Having played town simulations and strategy games before, I knew to anticipate a challenge when booting up Townsmen. What I didn’t expect was to spend the first 20 minutes struggling to even get a handle on the controls. However, this did not set the tone for my whole experience. Thanks to some well-implemented help features, I waded into the thick of things and began to fully enjoy what Townsmen brings to the table.
Although it is quite time-consuming, I think Townsmen has a lot going for it. I especially enjoyed the featured story, the overall medieval theme, and game mechanics. There is a definite learning curve, and the console controls are not exactly intuitive, so players new to the genre will want to spend some time with the game’s help features active. This help will ultimately save hours of potential frustration, even if the features themselves can get a bit annoying. More experienced players will shut them off quickly. In any case, once you have a feel for the game’s many mechanics, a wealth of neat features and details await.
As the new Lord of an up-and-coming town, Townsmen challenges you to keep it thriving by building key features and keeping a steady stream of workers fed, clothed, happy, and profitable. You also have to deal with a scandal from your past, which I will let you discover on your own. The game is fair; it will be smooth sailing once you get past the initial learning curve.
Keeping your villagers happy is key to getting through this game. If a building is on fire, build a watchtower nearby so that the flames are put out fast. Produce enough food to keep your people from going hungry, and be absolutely certain that your tavern is running smoothly! While building and managing your town, you can take advantage of handy QOL features, like a fast forward button, so that you are never sitting around waiting for something to happen. Though, with the many obstacles the game throws at you, that would have been a rare occurrence anyway.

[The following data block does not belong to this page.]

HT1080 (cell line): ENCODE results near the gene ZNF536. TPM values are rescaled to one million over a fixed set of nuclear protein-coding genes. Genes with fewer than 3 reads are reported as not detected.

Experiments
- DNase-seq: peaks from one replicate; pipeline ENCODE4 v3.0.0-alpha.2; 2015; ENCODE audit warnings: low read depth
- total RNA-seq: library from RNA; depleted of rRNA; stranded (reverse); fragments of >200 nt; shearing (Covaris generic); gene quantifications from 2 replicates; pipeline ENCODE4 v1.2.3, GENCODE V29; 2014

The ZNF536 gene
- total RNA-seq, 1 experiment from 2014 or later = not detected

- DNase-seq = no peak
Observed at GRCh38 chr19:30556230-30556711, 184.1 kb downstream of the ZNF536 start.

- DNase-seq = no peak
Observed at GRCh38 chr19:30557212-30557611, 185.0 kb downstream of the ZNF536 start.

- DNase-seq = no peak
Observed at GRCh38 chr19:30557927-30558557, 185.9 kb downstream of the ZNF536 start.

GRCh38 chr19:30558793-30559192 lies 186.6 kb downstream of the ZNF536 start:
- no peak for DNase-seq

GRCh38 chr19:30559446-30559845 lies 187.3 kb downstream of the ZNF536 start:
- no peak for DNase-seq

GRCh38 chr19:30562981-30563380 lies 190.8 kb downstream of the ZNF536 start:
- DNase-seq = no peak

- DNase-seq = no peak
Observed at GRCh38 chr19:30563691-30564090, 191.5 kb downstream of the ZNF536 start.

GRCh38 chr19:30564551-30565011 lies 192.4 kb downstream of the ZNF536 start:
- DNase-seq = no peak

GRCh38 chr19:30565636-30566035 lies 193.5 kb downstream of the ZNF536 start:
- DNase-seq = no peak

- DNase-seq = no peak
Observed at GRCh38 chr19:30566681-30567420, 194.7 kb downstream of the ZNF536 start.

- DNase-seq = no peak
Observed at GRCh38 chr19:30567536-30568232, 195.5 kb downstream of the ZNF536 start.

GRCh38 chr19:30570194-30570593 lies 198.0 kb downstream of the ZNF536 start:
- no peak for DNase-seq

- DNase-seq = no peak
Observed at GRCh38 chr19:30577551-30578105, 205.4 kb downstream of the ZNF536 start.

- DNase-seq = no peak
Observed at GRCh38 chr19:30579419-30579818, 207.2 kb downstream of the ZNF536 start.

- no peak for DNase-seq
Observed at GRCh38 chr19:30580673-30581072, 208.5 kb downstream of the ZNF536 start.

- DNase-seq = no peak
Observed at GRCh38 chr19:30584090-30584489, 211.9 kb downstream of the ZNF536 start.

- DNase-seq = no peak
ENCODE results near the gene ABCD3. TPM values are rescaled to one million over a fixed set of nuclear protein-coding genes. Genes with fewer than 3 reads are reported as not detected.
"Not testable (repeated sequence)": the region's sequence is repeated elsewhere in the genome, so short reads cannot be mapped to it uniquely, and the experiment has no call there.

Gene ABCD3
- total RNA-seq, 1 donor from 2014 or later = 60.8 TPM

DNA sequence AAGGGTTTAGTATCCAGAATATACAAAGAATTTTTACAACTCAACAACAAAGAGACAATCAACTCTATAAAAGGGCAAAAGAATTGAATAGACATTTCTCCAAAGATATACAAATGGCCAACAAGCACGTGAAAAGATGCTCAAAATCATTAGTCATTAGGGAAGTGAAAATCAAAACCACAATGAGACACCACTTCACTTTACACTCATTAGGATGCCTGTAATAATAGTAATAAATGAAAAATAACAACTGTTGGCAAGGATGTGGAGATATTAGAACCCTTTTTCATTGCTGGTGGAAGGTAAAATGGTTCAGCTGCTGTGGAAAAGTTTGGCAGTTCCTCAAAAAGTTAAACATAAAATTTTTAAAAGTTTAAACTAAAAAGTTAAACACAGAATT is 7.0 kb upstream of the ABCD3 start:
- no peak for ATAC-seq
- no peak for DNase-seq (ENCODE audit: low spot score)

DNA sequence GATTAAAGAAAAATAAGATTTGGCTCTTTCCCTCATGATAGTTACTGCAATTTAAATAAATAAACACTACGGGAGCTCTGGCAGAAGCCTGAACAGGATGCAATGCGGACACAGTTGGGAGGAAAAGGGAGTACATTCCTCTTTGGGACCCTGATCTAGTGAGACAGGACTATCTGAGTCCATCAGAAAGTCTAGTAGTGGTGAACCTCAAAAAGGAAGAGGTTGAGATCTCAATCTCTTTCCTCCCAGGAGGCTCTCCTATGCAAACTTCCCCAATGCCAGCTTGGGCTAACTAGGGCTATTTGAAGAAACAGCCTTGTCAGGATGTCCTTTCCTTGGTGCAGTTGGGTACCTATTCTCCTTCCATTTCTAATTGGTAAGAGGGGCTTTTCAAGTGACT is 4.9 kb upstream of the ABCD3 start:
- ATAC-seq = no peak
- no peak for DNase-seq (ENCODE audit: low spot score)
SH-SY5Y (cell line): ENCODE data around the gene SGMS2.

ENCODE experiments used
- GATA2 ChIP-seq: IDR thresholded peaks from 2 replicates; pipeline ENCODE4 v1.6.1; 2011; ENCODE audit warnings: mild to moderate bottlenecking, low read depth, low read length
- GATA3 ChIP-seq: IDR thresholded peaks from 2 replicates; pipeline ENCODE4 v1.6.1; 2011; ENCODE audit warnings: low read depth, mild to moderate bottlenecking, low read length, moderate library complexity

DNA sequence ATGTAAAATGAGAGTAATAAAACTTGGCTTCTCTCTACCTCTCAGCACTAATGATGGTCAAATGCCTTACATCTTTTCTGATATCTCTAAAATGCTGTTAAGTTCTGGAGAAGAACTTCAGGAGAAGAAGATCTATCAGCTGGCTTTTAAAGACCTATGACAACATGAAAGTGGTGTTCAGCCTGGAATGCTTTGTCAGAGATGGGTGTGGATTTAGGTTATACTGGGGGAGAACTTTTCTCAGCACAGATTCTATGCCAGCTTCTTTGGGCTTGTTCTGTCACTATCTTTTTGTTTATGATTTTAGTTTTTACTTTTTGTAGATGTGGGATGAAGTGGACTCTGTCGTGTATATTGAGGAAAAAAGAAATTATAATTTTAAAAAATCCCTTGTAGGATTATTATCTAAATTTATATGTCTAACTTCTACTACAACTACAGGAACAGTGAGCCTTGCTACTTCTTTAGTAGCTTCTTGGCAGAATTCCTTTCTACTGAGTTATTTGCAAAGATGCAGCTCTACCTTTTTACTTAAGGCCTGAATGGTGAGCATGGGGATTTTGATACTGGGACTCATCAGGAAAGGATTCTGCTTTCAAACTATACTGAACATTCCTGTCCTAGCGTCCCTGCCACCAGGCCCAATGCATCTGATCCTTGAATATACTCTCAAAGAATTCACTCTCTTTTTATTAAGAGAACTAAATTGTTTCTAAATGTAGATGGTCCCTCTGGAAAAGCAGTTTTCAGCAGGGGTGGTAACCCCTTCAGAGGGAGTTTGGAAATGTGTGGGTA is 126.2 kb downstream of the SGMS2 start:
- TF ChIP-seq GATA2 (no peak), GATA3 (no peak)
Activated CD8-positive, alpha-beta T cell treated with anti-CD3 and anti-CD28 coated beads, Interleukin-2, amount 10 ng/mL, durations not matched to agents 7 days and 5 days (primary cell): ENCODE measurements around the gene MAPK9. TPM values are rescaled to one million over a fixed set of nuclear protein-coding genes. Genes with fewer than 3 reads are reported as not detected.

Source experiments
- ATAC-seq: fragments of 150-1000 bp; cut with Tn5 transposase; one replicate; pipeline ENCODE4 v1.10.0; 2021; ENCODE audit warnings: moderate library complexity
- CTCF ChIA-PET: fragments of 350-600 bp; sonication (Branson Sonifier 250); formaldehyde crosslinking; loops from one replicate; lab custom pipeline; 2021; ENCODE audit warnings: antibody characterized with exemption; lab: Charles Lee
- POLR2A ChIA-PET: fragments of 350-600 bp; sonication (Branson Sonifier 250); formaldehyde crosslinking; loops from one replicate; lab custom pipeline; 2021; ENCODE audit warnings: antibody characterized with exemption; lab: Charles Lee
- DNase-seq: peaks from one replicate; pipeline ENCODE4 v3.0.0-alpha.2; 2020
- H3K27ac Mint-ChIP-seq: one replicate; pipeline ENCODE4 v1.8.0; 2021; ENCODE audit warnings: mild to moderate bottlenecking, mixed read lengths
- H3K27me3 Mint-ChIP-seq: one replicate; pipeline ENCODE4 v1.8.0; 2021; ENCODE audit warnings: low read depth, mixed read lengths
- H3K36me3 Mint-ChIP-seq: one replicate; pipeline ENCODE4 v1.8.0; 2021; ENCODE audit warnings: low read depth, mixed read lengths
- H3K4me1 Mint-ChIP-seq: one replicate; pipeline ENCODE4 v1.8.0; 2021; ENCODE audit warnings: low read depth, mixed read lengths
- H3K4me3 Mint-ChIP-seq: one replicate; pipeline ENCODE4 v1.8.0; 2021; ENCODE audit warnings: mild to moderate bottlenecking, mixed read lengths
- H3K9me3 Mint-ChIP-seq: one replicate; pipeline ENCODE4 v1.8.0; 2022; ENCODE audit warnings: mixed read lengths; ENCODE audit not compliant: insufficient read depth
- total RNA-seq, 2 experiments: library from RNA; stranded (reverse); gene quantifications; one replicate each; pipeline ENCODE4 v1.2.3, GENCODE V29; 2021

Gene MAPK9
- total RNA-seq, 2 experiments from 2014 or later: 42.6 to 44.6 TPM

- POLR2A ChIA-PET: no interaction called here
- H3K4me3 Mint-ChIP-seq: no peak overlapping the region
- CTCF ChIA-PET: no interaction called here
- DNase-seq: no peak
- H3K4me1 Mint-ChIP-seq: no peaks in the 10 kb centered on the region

One of these obstacles is constantly changing seasons, refreshing the standard trials and tribulations every few in-game months. Winter is especially challenging–farmers can no longer work the fields, so you have to engineer other ways to produce food and protect the town from total ruin. Its features like this that keep Townsmen exciting as you work through the campaign and its scenarios.
Townsmen has several other tricks up its sleeve beyond the weather. There is an optional military feature including soldiers and bandits. You’ll have to contend with natural disasters such as floods, disease, fire, and droughts. Even once you’ve completed the main game, there is an unrestricted sandbox mode that lets you run completely wild–though I don’t recommend jumping into that until after you’re comfortable taking off the training wheels.
Overall, I enjoyed my time with Townsmen. It is a fun game, a great time-waster, and it really made my brain work, which is always a plus. It looks and plays very well. I enjoyed getting my medieval game on and I am confident others will as well. The complicated controls and learning curve may turn newer players off, but if you enjoy strategy games, you will have a good time building and maintaining your realm in Townsmen.
Tarah Bleier is a freelance writer, editor and content creator from Toronto. She currently actively writes for, Daily Esports, Nintendo Enthusiast, PC Invasion, Flixist and Outright Geekery. As a graduate from Centennial College’s Journalism program, she has also written for Tribute.ca, Factinate.com and recently for Geek Enthusiast Magazine. In her free time, she loves gaming, cosplaying, prop making and attending as many conventions and geeky events as she can.